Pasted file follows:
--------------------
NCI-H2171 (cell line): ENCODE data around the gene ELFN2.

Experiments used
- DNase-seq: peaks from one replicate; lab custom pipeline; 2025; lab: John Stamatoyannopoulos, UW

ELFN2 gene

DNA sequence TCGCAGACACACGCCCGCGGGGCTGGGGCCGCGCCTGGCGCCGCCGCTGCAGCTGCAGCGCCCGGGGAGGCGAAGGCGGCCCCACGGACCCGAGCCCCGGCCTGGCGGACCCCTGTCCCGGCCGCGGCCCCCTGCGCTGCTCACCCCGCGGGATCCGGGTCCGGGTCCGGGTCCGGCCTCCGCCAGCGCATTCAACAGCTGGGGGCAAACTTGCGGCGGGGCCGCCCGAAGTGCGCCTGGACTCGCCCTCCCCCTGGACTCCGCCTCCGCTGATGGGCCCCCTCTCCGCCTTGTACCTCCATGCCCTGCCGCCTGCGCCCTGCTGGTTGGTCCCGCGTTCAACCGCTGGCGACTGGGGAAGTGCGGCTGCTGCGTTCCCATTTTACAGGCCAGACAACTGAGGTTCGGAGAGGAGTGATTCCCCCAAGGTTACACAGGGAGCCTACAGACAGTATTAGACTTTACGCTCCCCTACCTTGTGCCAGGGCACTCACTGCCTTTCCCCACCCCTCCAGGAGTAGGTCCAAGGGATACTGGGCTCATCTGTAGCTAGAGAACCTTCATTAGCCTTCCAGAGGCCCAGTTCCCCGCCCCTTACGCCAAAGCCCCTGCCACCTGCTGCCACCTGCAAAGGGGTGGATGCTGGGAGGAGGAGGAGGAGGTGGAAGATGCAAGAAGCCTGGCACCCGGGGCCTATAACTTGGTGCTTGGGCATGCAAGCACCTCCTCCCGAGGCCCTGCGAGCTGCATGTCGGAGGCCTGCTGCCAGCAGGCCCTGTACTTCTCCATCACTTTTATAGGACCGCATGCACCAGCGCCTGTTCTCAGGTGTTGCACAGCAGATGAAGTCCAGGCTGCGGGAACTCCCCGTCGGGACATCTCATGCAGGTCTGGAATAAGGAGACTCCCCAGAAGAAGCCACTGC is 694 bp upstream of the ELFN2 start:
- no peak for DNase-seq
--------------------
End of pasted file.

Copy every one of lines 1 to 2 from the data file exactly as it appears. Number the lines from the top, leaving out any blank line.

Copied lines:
NCI-H2171 (cell line): ENCODE data around the gene ELFN2.

Experiments used